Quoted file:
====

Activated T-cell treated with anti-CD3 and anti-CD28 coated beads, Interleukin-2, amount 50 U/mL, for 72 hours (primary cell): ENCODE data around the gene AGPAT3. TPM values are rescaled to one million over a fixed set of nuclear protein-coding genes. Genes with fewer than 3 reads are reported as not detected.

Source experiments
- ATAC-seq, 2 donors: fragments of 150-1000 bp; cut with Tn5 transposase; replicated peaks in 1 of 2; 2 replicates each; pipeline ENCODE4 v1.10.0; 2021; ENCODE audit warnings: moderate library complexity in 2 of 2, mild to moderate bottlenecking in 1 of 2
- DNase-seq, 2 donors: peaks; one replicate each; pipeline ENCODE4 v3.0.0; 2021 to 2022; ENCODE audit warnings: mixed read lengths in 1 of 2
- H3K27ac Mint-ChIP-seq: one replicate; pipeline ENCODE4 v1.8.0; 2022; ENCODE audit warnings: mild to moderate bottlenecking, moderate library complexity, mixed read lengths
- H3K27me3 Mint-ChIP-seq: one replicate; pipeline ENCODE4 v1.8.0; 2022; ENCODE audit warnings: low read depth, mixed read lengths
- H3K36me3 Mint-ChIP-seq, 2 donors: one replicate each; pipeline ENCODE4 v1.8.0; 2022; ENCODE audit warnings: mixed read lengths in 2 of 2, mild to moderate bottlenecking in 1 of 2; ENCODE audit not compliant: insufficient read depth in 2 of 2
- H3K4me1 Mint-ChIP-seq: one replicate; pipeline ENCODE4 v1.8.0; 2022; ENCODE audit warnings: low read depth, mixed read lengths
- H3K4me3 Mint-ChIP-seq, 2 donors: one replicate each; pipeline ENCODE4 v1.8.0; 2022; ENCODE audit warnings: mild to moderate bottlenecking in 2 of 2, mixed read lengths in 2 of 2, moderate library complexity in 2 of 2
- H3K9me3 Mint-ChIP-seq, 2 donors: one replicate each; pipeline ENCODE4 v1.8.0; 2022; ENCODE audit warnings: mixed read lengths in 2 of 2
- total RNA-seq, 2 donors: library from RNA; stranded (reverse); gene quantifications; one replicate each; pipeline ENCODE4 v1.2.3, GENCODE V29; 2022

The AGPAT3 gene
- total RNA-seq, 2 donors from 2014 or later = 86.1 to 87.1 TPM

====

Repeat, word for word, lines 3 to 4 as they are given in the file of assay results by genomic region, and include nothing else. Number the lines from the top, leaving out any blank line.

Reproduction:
- ATAC-seq, 2 donors: fragments of 150-1000 bp; cut with Tn5 transposase; replicated peaks in 1 of 2; 2 replicates each; pipeline ENCODE4 v1.10.0; 2021; ENCODE audit warnings: moderate library complexity in 2 of 2, mild to moderate bottlenecking in 1 of 2
- DNase-seq, 2 donors: peaks; one replicate each; pipeline ENCODE4 v3.0.0; 2021 to 2022; ENCODE audit warnings: mixed read lengths in 1 of 2